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Kochi Kochi



Bishop's House

Bishop’s House is situated on a small hillock near the Parade Ground. It can boast of a history as interesting as that of the old churches like the St Francis Church and the Santa Cruz Basilica.

Any visitor to the Bishop’s House will be hooked right from the time of the charming walk through the circular garden path to the main entrance.

Originally, the Bishop’s House was built as the residence of the Portuguese Governor in 1506. After the Dutch conquest in 1663, the building came under their control. With the British invasion, it fell into the hands of the Vernedes family.

In 1888, Dom Jos Gomes Ferreira, the 27th bishop of the diocese of Kochi acquired it and made it the Bishop’s House. Ferreira was a powerful man and his jurisdiction extended to Burma, Malaya and Ceylon, apart from India.

Architecture and ambience
Standing amidst lush greenery with its distinctive large Gothic arches and pillars, the Bishop’s House exudes elegance that is enhanced with each passing century. Though the House has been subjected to many alterations by successive bishops since 1888, the basic structure has not been tampered with. The numerous expansive corridors, living rooms, wooden staircases, stained glass windows, marble plaque near the main staircase and so on have retained their unique charm.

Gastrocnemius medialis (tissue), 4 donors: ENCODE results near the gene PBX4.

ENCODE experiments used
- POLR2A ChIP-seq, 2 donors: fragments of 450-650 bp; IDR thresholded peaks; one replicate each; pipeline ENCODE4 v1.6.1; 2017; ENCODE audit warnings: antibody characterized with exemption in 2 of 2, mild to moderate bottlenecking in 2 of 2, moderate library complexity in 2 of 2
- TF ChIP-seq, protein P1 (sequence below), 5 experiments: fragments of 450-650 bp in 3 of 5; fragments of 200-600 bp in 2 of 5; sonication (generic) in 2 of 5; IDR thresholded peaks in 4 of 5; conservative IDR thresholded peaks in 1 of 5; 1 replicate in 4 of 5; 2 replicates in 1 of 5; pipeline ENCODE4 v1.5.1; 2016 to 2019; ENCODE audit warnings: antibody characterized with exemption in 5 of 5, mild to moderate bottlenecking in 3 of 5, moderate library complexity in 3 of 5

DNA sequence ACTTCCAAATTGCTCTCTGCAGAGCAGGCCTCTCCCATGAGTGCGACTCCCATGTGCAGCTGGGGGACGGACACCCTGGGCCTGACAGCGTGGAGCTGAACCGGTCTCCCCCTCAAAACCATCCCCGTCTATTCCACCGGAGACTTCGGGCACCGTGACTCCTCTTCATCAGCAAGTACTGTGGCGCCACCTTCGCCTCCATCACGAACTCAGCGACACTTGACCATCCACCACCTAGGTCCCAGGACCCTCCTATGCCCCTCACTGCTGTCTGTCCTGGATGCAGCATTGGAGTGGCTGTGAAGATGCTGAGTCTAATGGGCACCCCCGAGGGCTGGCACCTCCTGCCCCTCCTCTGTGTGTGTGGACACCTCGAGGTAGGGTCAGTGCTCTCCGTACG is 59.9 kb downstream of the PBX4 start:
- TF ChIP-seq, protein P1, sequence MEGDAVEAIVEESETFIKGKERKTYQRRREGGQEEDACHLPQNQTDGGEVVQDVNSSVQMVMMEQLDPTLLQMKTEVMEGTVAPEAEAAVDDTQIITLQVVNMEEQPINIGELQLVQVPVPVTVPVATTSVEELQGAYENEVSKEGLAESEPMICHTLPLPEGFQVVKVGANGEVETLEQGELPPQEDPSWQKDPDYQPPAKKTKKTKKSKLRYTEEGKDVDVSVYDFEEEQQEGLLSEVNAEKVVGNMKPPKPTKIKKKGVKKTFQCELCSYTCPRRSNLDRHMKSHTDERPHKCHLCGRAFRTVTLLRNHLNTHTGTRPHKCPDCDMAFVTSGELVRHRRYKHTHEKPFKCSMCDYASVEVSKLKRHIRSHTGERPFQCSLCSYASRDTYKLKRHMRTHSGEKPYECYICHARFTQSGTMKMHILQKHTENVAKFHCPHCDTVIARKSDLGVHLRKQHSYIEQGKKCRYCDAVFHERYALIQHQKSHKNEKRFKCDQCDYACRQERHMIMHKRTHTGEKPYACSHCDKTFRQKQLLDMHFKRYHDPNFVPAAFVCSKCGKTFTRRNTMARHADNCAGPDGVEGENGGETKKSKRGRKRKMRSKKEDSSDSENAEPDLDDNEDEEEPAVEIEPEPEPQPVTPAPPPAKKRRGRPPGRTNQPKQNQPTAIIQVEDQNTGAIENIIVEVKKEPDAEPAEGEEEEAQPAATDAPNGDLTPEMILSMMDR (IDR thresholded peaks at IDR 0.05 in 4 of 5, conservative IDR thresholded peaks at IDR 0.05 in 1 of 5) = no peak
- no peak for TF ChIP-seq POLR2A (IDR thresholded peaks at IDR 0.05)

Inside the Bishop’s House, there is a series of 36 paintings displayed on the large walls. These paintings depict events in history that led to the formation of Catholic Church in Kerala, right from the arrival of the Portuguese to the establishment and growth of the diocese.

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  Topics: Kochi   Ernakulam   Pilgrim Centres